View Single Post
      02-22-2007, 11:56 AM   #53
Major General
ksfrogman's Avatar

Drives: E90 330i 6MT
Join Date: Nov 2005
Location: Torrance, CA

iTrader: (12)

Garage List
2006 330i  [0.00]
2006 330i  [0.00]
Send a message via AIM to ksfrogman
Originally Posted by RiXst3r View Post
is it just me, or does the BBK have less rotor "surface" area?
old rotor had 2.5 inches of rotor surface, new kit has 2.25 inches...

does that matter?
You're up too early. Go back to sleep!

I am no engineer, but as you know, surface area is two-dimensional, i.e., Area = height x length. The stock rotor actually has a surface that is approx. 2.25 inches high. I took my yardstick back out to the garage (sorry I don't have calipers with me). However, the outer diameter of the stock rotor is about 1" less than that of the Brembo one. The diameter of the wheel too is directly proportional to surface area since Area of a circle = pi*r^2, isn't it? You can calculate the difference between the larger circle (O.D.1) and smaller circle (O.D.2) and come up with surface area if you're really that curious, but this is a moot point, because frictionally speaking, what also matters is the braking surface and pressure exerted on that surface. The aftermarket brake pad surface seems larger than that of the stock one, which uses only 2 pistons.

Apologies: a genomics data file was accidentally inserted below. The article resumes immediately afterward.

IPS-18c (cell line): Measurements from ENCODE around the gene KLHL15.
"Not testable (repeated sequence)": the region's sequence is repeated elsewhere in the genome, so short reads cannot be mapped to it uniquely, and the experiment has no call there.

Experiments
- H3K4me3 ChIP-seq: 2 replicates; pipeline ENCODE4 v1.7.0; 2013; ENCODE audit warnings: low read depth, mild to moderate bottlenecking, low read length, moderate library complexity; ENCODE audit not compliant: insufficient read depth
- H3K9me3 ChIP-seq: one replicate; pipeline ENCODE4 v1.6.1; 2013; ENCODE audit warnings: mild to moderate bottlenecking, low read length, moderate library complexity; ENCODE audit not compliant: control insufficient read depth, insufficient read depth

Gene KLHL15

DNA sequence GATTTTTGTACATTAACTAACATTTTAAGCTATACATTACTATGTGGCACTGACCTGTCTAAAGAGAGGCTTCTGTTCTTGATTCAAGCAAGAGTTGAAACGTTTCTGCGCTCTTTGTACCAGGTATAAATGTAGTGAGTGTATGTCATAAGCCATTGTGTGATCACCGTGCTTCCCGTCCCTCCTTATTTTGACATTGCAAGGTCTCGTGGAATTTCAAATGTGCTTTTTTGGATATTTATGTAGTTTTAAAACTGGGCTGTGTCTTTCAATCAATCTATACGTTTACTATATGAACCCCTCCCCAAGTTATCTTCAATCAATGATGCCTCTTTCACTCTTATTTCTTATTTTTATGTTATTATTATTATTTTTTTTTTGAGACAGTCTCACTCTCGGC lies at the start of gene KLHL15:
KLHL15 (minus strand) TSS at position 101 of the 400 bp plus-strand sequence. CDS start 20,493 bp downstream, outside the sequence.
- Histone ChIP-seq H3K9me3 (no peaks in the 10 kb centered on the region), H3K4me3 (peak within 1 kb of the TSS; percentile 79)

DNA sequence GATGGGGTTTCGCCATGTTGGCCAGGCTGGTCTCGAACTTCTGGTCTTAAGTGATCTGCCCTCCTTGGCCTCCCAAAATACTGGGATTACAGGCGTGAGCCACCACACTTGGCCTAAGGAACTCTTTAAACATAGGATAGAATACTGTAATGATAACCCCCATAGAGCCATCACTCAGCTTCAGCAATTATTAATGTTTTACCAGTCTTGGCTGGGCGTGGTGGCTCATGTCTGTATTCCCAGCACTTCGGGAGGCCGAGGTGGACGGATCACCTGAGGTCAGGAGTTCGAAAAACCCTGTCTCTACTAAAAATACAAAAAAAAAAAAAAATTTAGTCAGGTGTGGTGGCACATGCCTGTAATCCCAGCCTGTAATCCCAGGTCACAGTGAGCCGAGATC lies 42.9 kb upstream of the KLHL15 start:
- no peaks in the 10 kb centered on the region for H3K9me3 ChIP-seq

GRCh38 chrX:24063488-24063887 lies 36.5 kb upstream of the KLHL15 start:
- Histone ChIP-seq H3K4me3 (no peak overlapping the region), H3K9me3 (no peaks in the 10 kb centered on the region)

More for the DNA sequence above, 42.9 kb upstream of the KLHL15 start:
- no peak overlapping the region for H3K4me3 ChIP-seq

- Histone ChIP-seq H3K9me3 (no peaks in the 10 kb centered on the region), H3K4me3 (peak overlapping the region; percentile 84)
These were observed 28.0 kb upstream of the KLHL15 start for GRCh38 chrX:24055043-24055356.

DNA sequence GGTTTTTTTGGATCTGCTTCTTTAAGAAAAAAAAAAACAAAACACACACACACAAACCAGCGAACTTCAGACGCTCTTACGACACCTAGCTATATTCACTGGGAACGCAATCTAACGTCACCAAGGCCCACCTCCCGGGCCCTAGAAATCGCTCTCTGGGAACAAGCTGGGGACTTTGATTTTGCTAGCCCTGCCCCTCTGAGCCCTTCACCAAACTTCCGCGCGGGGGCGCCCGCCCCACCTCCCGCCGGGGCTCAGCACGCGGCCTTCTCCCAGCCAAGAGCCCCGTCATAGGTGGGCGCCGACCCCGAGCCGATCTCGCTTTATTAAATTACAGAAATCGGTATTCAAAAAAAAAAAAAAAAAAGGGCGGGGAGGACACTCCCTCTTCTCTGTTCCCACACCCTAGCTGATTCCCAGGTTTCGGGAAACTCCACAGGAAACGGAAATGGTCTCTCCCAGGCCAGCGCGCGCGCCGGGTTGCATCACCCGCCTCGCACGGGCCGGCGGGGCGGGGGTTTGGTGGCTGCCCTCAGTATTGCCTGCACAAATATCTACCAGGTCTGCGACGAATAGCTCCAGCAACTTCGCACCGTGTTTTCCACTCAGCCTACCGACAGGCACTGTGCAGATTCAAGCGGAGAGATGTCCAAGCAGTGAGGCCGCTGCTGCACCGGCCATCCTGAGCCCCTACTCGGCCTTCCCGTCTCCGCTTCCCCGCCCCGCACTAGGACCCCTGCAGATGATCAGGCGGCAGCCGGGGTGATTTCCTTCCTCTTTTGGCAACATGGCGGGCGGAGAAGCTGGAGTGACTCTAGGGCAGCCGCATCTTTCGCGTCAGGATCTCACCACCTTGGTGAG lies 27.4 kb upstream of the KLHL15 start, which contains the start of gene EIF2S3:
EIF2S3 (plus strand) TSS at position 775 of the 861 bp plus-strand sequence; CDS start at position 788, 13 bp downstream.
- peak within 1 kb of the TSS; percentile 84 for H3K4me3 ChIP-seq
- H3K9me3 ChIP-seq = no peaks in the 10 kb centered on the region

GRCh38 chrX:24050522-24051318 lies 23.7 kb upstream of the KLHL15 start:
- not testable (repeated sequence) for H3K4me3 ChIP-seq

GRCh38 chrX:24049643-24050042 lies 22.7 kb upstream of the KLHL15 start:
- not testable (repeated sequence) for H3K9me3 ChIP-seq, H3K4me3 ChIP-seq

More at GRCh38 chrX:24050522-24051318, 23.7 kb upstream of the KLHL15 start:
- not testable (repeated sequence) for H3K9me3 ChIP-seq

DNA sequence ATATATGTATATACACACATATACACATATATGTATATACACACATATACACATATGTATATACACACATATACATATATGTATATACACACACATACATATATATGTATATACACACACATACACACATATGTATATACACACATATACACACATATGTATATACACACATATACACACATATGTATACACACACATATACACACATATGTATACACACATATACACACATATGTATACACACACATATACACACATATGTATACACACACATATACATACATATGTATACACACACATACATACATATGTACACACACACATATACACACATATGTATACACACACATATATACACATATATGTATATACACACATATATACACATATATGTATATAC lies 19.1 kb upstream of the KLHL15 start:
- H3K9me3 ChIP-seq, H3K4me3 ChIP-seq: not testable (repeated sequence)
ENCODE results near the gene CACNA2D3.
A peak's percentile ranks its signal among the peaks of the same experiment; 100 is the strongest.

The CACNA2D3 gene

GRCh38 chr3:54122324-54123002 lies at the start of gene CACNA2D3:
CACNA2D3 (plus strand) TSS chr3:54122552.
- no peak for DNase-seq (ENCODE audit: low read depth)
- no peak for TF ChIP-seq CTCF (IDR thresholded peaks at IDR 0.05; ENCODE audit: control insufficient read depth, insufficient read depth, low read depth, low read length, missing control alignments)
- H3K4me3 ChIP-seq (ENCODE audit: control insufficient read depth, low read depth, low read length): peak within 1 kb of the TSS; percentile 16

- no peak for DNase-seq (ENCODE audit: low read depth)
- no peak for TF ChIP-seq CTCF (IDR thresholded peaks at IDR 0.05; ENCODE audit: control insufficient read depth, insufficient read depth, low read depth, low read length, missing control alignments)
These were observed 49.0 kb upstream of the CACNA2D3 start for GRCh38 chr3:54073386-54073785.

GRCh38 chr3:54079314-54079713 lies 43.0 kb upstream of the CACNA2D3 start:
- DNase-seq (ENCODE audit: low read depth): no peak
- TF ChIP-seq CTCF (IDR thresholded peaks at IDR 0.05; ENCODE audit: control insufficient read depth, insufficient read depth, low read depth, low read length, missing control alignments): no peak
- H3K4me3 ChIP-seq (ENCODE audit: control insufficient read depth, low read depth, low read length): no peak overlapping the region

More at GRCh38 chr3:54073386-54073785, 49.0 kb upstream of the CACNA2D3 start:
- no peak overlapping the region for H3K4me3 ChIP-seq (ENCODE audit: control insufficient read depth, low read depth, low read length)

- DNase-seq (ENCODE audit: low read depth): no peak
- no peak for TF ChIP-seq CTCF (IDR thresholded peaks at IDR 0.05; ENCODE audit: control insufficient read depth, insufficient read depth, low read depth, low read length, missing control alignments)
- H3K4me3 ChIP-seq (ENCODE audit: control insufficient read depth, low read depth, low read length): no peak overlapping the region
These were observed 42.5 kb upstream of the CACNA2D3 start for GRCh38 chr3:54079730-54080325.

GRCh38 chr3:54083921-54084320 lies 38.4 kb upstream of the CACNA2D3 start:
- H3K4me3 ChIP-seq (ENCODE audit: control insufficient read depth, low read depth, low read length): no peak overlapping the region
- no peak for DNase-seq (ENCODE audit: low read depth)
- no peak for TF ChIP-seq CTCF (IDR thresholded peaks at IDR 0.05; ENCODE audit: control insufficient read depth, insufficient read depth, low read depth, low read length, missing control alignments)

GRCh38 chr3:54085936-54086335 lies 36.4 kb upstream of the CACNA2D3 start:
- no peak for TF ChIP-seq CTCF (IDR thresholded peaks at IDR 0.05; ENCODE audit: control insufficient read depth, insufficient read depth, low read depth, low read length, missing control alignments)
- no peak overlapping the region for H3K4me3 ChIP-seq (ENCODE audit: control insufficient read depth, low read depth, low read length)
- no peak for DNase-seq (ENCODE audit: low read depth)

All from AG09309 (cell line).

Example: Back to the issue of outer diameter. Think of yourself as an ant that is racing around a circular track (i.e., my brake rotor). If you're walking on a brake rotor that has an outer diameter of 14" vs one that is 13", your track times would be much longer on that 14" rotor.

One last thought: I would think that the larger the rotor diameter, the more the rotational inertia. In dealing with unsprung weight, I would imagine it best to try minimizing that as you push the rotors outward in design. Tonya Harding spins in ice circles more quickly when her arms are closer to her body (with or without a crowbar in her hand).

Last edited by ksfrogman; 02-22-2007 at 12:16 PM.